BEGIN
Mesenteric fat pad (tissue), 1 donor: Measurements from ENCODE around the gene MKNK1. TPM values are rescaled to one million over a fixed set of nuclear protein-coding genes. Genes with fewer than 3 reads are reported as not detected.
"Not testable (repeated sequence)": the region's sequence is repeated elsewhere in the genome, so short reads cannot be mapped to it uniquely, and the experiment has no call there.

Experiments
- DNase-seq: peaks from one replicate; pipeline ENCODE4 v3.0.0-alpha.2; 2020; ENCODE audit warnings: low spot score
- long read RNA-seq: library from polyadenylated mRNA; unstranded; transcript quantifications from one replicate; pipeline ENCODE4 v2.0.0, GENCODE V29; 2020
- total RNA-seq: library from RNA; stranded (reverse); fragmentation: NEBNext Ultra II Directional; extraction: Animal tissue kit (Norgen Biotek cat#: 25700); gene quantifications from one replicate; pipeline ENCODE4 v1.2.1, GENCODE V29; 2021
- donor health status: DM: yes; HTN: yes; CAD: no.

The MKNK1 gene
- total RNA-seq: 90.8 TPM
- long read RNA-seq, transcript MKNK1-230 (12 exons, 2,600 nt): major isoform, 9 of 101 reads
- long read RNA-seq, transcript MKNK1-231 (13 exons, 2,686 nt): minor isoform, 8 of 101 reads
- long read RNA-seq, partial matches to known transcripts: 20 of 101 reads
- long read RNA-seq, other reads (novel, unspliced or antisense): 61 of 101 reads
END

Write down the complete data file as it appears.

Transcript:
Mesenteric fat pad (tissue), 1 donor: Measurements from ENCODE around the gene MKNK1. TPM values are rescaled to one million over a fixed set of nuclear protein-coding genes. Genes with fewer than 3 reads are reported as not detected.
"Not testable (repeated sequence)": the region's sequence is repeated elsewhere in the genome, so short reads cannot be mapped to it uniquely, and the experiment has no call there.

Experiments
- DNase-seq: peaks from one replicate; pipeline ENCODE4 v3.0.0-alpha.2; 2020; ENCODE audit warnings: low spot score
- long read RNA-seq: library from polyadenylated mRNA; unstranded; transcript quantifications from one replicate; pipeline ENCODE4 v2.0.0, GENCODE V29; 2020
- total RNA-seq: library from RNA; stranded (reverse); fragmentation: NEBNext Ultra II Directional; extraction: Animal tissue kit (Norgen Biotek cat#: 25700); gene quantifications from one replicate; pipeline ENCODE4 v1.2.1, GENCODE V29; 2021
- donor health status: DM: yes; HTN: yes; CAD: no.

The MKNK1 gene
- total RNA-seq: 90.8 TPM
- long read RNA-seq, transcript MKNK1-230 (12 exons, 2,600 nt): major isoform, 9 of 101 reads
- long read RNA-seq, transcript MKNK1-231 (13 exons, 2,686 nt): minor isoform, 8 of 101 reads
- long read RNA-seq, partial matches to known transcripts: 20 of 101 reads
- long read RNA-seq, other reads (novel, unspliced or antisense): 61 of 101 reads